Nolan Bushnell is one of the few people who can say that they were in a job interview with Steve Jobs sitting on the side of the table where the decisions are made and not the opposite. The co-founder of Atari, company in which Jobs worked just four years before creating Apple with his friend Wozniak, already had shared in the past some of your memories about that young man and complex Jobs with phrases like “was very often the smartest in the room type, and was in charge of the others knew it.” but a recent interview has left us with new comments about his former pupil and the company which could have been partner.
“Steve asked me if I would put $50,000 in Exchange for one-third of the company. I was so ready that I said that not. It’s almost funny when I think about it now, except when I’m crying”
At age 71, while Apple registered the greatest benefits obtained in a single quarter by any other company, Bushnell recalled this chapter of his life. “Steve and I got to be very close friends. “We lived about two blocks each other and appeared a Saturday or Sunday morning on his motorcycle to take a cup of tea and talk about different business dilemmas that faced and on which I could advise you.”
When he had the opportunity, Bushnell rejected this third Apple to consider that it would be a conflict of interest taking into account that Atari was also dedicated to making computers. “If… that was a big mistake, what I can say?”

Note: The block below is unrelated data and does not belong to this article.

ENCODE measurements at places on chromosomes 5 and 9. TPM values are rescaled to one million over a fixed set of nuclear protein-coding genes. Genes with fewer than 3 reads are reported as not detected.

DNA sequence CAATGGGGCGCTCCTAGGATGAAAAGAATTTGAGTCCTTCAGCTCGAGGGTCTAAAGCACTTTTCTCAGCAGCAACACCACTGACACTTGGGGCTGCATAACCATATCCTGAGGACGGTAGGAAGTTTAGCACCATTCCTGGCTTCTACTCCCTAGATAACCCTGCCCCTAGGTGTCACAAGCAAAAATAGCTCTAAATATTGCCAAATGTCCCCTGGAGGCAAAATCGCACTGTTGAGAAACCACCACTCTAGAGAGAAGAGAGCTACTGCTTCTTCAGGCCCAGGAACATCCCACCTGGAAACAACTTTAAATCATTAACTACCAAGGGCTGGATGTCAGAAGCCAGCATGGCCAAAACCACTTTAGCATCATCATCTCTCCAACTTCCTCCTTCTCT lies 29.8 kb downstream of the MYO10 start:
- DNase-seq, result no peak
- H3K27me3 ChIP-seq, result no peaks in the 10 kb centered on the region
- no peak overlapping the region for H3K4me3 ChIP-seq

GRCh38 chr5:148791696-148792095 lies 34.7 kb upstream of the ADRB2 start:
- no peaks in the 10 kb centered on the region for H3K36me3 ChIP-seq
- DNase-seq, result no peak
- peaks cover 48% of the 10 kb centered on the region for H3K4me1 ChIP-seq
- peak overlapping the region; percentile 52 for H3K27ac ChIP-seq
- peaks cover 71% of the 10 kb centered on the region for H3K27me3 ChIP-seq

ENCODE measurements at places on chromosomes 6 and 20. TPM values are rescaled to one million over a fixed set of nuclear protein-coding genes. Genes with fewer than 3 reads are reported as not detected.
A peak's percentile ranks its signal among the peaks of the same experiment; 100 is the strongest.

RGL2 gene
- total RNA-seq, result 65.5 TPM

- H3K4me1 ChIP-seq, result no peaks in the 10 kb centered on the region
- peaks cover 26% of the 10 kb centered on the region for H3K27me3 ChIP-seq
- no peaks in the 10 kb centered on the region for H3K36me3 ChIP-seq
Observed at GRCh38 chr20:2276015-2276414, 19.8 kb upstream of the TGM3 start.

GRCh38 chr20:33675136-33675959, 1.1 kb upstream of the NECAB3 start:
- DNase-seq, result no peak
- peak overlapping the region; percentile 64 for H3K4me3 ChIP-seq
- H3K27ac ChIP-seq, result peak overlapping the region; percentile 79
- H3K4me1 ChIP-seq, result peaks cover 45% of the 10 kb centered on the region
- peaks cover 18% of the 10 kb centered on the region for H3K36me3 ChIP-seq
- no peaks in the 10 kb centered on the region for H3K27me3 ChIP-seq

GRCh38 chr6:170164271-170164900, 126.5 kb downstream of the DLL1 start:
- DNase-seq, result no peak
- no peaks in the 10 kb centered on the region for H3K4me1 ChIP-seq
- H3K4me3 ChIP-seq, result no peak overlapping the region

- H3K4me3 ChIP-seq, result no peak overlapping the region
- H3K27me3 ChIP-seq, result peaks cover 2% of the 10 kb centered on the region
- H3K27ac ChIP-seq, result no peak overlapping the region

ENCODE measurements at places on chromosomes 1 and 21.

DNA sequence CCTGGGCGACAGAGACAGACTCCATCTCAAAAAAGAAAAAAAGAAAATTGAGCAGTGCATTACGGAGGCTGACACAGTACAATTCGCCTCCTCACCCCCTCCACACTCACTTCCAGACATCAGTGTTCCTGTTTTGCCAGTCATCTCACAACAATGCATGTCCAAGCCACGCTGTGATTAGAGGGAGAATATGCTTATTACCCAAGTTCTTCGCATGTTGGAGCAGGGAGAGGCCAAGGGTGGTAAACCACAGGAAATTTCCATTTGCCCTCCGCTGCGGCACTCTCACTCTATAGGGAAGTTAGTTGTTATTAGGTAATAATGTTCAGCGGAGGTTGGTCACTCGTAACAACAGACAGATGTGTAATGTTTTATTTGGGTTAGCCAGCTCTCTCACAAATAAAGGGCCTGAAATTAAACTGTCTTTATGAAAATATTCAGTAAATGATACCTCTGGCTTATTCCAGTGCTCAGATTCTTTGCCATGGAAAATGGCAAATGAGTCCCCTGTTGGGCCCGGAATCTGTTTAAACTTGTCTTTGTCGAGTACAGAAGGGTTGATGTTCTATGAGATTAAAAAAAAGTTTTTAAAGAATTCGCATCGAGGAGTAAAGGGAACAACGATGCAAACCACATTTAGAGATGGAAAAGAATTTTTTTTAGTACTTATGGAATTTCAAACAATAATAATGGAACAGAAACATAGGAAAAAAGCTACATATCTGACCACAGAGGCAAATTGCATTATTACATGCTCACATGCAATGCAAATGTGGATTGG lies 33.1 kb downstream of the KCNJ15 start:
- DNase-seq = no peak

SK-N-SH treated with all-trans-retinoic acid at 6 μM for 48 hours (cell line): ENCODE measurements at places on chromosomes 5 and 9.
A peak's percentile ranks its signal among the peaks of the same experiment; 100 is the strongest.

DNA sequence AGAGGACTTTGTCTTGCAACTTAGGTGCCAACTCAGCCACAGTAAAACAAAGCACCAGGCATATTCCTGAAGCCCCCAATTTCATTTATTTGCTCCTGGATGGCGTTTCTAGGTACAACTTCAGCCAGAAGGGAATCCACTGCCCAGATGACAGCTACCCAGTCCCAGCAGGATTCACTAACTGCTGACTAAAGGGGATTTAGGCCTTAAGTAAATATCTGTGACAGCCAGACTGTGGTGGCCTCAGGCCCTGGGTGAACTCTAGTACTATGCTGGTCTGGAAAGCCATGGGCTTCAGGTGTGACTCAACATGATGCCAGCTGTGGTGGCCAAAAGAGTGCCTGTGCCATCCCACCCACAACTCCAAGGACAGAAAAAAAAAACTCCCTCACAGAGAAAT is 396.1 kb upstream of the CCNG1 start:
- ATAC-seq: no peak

Changing the subject, Bushnell says that Apple could face in a future not too distant to a “terrible problem”:
“I think that Apple has a terrible problem. There is something known as the ‘the innovative extra’ which means you can get an extraordinary margin thanks to your innovation. Even though the followers ‘fast’ to reach even your features, you still being known as the one that innovates, so your brand has an image better. That extra used to have a life expectancy of about eight years, but now I think that it has narrowed to the four as much. “If [Apple] non-continuous performing some truly remarkable innovations, soon could dismiss their ability to charge price premium.”
It is an interesting theory, but perhaps the error is to think that the key to Apple’s success can be reduced simply to a single parameter. Innovation is important, of course, but if the iPhone put upside down an entire industry was not simply by being innovative, but to offer a really satisfying experience for your users.
It has been repeated over and over again, Apple is not usually the first in anything but himself who gives the nail on the head when he arrives. Apple Pay could be the latest example; a service which hardly can be labeled innovative but which is nevertheless sweeping competitors.
Perhaps in April, with luck, let’s have another case study more with the launch of the Apple Watch. Until then, what we can be sure is that any company in the world dreams of having such terrible Apple’s problems.